We chose a rubric for simplicity, transparency, and effectiveness. In our case, the rubric would be provided to the student at the beginning of the course, outlining the target behaviors for engagement. Students could then reference the rubric to clarify what is expected of them, which is essential in any learning environment where access to the teacher is not always immediate. Clarity and understanding of expectations set out by rubrics have been proven to help improve student performance (Kearns, 2012). They have also been shown to decrease anxiety around assessment and negative self-regulation tactics in students (Panadero & Romero, 2014).

The choice to use a rubric as a self-assessment tool was also an intentional decision to increase accountability and engagement. Learning to self-monitor actions, thoughts, feelings in the learning process is crucial to student success and is a skill that needs to be practiced (Panadero & Romero, 2014). Formative self-assessment should be conducted more than once for students to check-in, reflect on their engagement, and revise their behaviour as necessary. This type of self-assessment is not an opportunity for students to formally grade themselves, as that decreases the effectiveness and increases the likelihood of students inflating self-evaluations (Andrade, Du, & Mycek, 2010). An added benefit in using formative self-assessment is using the self-assessment results as a springboard for teacher feedback.

Student Self Assessment Rubric

Student Self Assessment Rubric_Example

Other considerations

Self-assessments help develop critical thinking skills and support a constructivist approach to learning (Conrad & Openo, 2018). Although we have provided a framework of the rubric, involving students in constructing the criteria can help increase the rubric’s effectiveness. It can build the relationship between teacher and student and helps students understand the importance and relevance of the criteria, which then increases buy-in to the learning skills (Panadero & Romero, 2014). This rubric can easily be adapted with student input or made more specific to a course if necessary. It is not meant to capture all learning skills; it is to provide a snapshot of engagement in the online learning environment. Teachers could also easily adapt this to use for their own summative assessment.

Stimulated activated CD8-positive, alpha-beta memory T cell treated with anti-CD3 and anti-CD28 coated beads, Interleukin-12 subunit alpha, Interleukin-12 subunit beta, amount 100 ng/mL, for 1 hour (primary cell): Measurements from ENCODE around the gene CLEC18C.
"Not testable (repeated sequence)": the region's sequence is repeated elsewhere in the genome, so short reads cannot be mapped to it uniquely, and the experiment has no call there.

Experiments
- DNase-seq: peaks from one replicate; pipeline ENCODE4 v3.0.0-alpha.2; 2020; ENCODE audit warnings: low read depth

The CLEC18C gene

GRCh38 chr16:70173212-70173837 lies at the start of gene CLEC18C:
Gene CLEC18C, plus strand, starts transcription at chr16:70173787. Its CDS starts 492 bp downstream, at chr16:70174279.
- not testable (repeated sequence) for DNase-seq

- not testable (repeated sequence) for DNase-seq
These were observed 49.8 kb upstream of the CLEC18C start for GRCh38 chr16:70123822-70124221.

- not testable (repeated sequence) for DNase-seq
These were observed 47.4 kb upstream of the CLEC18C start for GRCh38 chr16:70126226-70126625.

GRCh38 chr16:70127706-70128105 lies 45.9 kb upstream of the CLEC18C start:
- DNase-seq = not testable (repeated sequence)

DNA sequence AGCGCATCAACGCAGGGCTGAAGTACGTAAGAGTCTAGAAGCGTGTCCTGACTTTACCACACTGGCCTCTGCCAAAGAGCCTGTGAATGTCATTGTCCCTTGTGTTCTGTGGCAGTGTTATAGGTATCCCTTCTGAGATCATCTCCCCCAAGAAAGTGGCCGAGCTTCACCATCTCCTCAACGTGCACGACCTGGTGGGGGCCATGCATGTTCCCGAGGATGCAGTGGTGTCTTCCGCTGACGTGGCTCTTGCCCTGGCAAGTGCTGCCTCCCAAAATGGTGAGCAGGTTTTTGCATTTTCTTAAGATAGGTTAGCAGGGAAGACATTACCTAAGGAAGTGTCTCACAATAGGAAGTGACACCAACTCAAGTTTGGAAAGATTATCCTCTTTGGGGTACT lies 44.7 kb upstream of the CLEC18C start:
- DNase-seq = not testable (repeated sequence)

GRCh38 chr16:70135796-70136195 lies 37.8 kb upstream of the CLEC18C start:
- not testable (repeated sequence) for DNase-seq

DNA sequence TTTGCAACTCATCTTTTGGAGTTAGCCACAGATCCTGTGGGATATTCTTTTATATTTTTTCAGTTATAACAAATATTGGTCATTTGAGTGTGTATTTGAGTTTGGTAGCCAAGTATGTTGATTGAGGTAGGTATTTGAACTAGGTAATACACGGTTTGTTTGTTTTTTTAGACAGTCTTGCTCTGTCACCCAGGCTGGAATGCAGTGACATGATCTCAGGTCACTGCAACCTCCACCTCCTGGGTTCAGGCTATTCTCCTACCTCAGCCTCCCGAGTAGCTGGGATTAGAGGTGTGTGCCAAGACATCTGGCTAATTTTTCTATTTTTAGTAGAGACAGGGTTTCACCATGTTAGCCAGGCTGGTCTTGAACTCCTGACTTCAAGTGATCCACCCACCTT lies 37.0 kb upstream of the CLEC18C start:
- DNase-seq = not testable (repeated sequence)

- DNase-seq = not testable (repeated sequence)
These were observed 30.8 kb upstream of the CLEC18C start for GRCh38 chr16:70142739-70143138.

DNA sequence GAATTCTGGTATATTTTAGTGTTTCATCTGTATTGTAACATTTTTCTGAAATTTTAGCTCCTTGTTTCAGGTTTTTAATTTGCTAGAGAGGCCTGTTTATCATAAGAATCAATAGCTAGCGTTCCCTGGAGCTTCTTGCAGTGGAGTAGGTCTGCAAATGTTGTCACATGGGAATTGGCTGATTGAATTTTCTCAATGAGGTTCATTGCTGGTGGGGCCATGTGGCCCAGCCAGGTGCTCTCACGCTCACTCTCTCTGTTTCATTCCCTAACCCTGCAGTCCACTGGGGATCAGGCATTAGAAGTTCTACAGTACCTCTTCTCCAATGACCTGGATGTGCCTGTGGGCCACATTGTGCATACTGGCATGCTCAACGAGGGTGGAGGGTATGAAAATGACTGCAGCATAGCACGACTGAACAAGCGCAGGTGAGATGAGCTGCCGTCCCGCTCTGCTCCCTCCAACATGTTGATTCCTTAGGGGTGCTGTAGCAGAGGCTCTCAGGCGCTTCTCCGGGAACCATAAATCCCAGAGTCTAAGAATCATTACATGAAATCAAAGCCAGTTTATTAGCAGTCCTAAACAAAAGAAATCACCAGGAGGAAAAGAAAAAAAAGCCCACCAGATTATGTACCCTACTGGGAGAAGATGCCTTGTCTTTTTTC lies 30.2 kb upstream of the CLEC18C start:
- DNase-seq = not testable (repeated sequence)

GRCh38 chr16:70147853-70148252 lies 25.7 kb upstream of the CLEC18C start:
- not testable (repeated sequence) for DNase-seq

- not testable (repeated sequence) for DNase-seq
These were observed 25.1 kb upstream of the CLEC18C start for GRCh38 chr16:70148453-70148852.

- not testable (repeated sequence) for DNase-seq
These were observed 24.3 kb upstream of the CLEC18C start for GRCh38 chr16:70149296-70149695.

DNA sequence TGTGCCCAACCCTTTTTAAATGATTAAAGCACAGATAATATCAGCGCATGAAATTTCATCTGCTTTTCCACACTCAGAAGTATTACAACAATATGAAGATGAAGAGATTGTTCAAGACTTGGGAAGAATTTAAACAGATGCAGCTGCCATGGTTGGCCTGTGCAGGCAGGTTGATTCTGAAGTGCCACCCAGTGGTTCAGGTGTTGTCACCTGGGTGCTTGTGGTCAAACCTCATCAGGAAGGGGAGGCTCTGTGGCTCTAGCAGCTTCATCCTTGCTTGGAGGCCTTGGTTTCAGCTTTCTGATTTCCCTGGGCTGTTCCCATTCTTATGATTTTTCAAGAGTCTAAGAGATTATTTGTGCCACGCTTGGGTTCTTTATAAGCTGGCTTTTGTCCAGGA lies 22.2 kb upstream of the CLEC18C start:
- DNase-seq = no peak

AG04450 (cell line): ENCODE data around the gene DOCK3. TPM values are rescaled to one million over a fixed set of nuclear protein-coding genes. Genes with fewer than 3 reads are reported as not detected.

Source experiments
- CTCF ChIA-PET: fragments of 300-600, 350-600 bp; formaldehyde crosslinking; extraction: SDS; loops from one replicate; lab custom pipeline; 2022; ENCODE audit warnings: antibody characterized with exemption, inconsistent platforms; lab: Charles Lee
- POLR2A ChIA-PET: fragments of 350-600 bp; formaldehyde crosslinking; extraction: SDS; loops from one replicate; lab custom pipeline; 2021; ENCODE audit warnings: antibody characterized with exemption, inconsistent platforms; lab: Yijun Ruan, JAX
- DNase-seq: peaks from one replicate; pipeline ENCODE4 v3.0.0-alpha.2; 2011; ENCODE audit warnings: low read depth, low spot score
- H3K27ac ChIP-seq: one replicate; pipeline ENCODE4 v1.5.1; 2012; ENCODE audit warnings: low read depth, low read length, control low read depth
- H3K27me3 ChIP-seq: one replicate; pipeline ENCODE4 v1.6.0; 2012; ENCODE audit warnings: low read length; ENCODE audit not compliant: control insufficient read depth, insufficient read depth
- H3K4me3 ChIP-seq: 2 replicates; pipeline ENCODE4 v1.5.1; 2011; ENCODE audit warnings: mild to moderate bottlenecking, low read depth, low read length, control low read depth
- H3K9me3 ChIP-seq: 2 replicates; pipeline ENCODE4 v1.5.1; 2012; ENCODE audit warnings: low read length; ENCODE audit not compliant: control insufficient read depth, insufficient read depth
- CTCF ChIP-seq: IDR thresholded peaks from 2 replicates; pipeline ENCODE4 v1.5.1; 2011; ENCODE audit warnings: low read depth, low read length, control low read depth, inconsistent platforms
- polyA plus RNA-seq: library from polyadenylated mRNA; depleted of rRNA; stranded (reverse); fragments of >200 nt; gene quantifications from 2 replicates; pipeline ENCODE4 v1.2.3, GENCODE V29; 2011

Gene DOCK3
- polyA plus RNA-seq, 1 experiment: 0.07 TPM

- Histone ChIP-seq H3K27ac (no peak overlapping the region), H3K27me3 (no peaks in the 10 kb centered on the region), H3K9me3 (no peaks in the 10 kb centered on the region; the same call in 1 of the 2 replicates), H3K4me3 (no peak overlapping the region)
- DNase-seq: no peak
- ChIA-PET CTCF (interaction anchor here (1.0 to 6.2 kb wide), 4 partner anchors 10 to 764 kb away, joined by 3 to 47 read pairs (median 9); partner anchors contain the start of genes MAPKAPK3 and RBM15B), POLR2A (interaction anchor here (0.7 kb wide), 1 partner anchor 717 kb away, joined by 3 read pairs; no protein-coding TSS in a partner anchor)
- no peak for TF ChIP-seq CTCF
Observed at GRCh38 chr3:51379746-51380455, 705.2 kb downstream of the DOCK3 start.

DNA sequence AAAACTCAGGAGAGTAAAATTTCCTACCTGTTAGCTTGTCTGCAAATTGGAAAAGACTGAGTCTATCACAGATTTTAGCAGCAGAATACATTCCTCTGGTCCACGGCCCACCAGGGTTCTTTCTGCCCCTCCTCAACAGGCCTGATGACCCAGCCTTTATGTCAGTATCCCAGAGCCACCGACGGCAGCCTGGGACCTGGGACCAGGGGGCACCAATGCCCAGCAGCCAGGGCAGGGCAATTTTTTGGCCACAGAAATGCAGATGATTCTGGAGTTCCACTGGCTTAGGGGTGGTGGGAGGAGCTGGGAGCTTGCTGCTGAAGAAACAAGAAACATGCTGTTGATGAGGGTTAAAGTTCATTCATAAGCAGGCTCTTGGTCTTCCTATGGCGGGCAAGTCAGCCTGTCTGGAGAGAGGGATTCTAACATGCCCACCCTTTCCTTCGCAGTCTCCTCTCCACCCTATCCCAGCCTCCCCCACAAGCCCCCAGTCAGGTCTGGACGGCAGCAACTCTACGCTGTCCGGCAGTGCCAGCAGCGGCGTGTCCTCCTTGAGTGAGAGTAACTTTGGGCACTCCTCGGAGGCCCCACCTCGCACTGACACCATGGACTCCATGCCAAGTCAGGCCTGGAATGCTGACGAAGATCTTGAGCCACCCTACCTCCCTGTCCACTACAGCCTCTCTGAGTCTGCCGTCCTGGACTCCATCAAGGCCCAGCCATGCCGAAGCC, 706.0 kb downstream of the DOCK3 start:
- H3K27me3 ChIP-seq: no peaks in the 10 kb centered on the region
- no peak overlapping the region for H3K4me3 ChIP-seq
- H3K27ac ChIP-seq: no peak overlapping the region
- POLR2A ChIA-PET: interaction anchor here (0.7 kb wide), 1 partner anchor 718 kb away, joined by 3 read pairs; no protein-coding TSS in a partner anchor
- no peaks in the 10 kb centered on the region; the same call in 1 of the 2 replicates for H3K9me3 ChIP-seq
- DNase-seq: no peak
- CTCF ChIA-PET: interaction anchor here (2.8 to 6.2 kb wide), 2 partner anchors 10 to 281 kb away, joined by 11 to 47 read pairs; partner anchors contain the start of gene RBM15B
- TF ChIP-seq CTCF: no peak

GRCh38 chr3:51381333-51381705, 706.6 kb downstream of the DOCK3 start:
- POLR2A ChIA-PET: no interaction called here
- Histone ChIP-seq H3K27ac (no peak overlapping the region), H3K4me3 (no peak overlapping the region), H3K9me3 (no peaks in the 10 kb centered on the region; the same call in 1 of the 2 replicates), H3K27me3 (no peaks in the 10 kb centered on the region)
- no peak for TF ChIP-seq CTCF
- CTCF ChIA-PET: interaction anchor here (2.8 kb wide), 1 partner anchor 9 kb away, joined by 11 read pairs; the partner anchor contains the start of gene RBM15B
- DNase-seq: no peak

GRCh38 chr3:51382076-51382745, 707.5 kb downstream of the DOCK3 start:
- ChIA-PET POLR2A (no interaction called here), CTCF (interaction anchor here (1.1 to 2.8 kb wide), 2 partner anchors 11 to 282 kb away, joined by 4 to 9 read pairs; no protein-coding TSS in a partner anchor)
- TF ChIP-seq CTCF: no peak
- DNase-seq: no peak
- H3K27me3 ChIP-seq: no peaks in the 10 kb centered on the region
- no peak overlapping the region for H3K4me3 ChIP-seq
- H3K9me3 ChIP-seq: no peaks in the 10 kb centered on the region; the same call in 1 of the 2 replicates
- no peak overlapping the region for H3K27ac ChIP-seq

Andrade, H. L., Wang, X., Du, Y., & Akawi, R. L. (2009). Rubric-referenced self-assessment and self-efficacy for writing. The Journal of Educational Research, 102(4), 287-302. 

Butt, G. (2010). Making assessment matter. Bloomsbury Publishing Plc.

Conrad, D., & Openo, J. (2018). A few words on self-assessment. In T. Anderson (Ed.), Assessment strategies for online learning: Engagement and authenticity (pp. 152-158). AU Press, Athabasca University.

Dörnyei, Z. (2007). Creating a motivating classroom environment. In Cummins J., Davison C. (Eds.), International handbook of English language teaching (pp. 719-731). Springer.

Kearns, L. R. (2012). Student assessment in online learning: Challenges and effective practices. Journal of Online Learning and Teaching, 8(3), 198. 

Panadero, E., & Romero, M. (2014). To rubric or not to rubric? The effects of self-assessment on self-regulation, performance and self-efficacy. Assessment in Education: Principles, Policy & Practice, 21(2), 133-148.

Picciano, A. G. (2017). Theories and frameworks for online education: Seeking an integrated model. Online Learning, 21(3), 166-190.

Province of British Columbia (2020). Curriculum Overview.

Attribution: Clear Light Bulb Photo by Pixabay from Pexels